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California Energy Commissioner Art Rosenfeld
Profiled in Onearth Magazine
Governor's Chief of Staff Susan Kennedy Also Featured
SACRAMENTO - California Energy Commissioner and longtime energy efficiency expert Arthur Rosenfeld has been recognized for his efforts with a cover story in the current issue of Onearth magazine.
The article, California Illuminates the World, spotlights Rosenfeld and Governor Schwarzenegger's Chief of Staff, Susan Kennedy, as they promote California's successes in energy conservation and energy efficiency. "Nobody knows the power of energy efficiency better than Art Rosenfeld, who was present at the creation of the concept," cites the article. The magazine's cover shows a smiling Rosenfeld overlooking San Francisco, in the pre-dawn hours, holding a clear jar containing a glowing compact fluorescent lamp (CFL). Kennedy is also pictured with a compact fluorescent light bulb in the six-page story.
California's annual per capita energy consumption has consistently hovered in the range of 7,000 kilowatt-hours (kWh), while usage for the rest of the United States has risen from 8,000 kWh per person in 1975 to 12,000 today. "We all have access to the same information," says Rosenfeld, "and yet somehow we managed to stay flat, and they managed to go up 50 percent in the last 30 years."
Rosenfeld, who is frequently called the father of energy efficiency, recently met with Canadian Energy Minister Donna Cansfield during a trip to Toronto where he discussed California's conservation policies, energy efficiency, and consumer-friendly, energy-saving ideas.
Rosenfeld, 79, has served on the California Energy Commission since April 2000 when he was appointed by Governor Gray Davis. In January 2005, he was appointed by Governor Arnold Schwarzenegger. Rosenfeld received his Ph.D. in Physics in 1954 under noted Nobel laureate Enrico Fermi at the University of California, Berkeley. He eventually led the Nobel Prize-winning particle physics group of Luis Alvarez at Lawrence Berkeley National Laboratory and from 1974 to 1994 formed and directed the Center for Building Science focusing on the new field of energy efficiency.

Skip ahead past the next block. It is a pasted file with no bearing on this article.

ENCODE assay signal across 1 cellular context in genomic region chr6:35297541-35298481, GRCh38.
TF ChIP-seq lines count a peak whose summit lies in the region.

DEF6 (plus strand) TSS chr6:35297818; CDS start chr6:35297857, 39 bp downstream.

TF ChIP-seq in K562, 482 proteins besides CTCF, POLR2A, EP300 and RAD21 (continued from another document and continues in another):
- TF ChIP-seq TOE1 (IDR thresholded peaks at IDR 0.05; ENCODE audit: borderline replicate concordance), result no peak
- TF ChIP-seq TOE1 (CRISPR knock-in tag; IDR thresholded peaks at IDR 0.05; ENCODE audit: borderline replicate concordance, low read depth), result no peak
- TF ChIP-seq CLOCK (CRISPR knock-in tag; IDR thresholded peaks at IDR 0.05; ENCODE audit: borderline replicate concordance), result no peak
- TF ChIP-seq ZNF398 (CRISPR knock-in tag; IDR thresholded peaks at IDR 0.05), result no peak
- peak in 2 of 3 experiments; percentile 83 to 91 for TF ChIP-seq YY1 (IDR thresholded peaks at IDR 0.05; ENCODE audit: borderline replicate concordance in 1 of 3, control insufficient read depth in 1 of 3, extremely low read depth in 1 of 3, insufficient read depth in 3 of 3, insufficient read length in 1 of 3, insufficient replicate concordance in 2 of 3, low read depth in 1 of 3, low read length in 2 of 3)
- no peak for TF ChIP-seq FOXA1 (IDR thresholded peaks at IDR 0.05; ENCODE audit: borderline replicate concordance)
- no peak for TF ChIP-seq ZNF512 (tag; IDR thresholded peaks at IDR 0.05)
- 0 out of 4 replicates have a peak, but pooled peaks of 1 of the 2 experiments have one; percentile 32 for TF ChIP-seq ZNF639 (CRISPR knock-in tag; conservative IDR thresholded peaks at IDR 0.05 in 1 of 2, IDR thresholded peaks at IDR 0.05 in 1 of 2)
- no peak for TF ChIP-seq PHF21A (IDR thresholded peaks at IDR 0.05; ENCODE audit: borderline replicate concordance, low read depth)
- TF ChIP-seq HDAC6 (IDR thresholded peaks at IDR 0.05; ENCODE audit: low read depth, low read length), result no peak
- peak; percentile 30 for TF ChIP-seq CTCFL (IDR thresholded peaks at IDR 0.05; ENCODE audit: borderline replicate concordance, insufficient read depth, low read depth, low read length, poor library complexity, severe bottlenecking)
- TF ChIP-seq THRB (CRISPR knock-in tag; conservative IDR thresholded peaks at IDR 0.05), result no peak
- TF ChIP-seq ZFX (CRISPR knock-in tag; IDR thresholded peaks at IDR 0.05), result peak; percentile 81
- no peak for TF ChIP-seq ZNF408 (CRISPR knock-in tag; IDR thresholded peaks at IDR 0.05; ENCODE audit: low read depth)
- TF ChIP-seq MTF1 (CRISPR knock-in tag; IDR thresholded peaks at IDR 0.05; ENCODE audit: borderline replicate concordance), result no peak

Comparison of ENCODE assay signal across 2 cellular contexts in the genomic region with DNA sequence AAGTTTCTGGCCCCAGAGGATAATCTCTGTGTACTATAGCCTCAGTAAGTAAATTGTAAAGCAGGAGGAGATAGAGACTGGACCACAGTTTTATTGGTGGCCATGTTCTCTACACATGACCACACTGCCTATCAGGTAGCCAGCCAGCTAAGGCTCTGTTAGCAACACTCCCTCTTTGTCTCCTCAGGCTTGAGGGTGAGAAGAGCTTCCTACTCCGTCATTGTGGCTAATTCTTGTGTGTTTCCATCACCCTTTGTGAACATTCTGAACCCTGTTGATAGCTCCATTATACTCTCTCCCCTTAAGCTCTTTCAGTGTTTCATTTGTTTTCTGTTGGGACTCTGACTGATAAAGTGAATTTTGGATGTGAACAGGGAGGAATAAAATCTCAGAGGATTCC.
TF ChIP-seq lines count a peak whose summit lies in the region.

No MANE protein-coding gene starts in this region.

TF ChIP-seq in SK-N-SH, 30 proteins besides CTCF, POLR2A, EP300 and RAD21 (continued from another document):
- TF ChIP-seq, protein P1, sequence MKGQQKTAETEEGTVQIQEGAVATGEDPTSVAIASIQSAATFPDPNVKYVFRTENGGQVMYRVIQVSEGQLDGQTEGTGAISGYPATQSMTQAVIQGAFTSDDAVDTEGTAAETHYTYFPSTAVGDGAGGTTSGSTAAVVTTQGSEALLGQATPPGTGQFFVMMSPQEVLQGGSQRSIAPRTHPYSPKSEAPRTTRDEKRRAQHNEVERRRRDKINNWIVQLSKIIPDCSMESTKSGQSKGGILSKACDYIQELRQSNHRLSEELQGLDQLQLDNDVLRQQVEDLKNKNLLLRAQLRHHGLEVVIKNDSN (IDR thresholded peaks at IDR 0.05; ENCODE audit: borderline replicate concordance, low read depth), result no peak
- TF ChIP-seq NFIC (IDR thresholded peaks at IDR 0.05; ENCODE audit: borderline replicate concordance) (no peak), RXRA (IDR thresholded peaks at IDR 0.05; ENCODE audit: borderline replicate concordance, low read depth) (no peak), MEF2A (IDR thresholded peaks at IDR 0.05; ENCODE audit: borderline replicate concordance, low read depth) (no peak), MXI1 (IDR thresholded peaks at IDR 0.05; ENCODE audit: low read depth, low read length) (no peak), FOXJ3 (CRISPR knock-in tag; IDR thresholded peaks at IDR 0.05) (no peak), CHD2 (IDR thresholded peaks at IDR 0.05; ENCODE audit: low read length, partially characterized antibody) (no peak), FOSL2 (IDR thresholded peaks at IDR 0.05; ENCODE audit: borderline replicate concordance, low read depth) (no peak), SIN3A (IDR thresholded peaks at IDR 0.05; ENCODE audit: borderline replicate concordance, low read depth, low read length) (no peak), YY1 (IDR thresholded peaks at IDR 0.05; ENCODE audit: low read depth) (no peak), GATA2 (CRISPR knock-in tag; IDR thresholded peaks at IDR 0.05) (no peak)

The Center developed electronic ballasts for fluorescent lamps (which led to today's compact fluorescent technology), low-emissivity windows (windows with a thin film coating that allows visible light to pass through, but captures or reflects the sun's radiation), and the computer program that modeled the energy analysis and design of buildings, for which Dr. Rosenfeld was personally responsible.
Rosenfeld is the co-founder of the American Council for an Energy Efficiency Economy (ACEEE), the University of California's Institute for Energy Efficiency (CIEE), and the Washington-based Center for Energy and Climate Solutions (CECS). From 1994 to 1999, Dr. Rosenfeld served as Senior Adviser for the U. S. Department of Energy's Assistant Secretary for Energy Efficiency and Renewable Energy.
Onearth is the award-winning environmental publication of the Natural Resources Defense Council that explores politics, nature, wildlife, science, and other challenging issues facing the planet.
California Illuminates the World is accessible at the Energy Commission Web site at:
(PDF file, 7 pages, 1.5 megabytes)
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Created by the Legislature in 1974, the California Energy Commission is the state's primary energy policy and planning agency. The Energy Commission has five major responsibilities: forecasting future energy needs and keeping historical energy data; licensing thermal power plants 50 megawatts or larger; promoting energy efficiency through appliance and building standards; developing energy technologies and supporting renewable energy; an planning for and directing state response to energy emergency.
Members of the Commission include: Chairman Joseph Desmond; Vice Chair Jackalyne Pfannenstiel; Commissioners James Boyd; John Geesman; and Dr. Arthur Rosenfeld.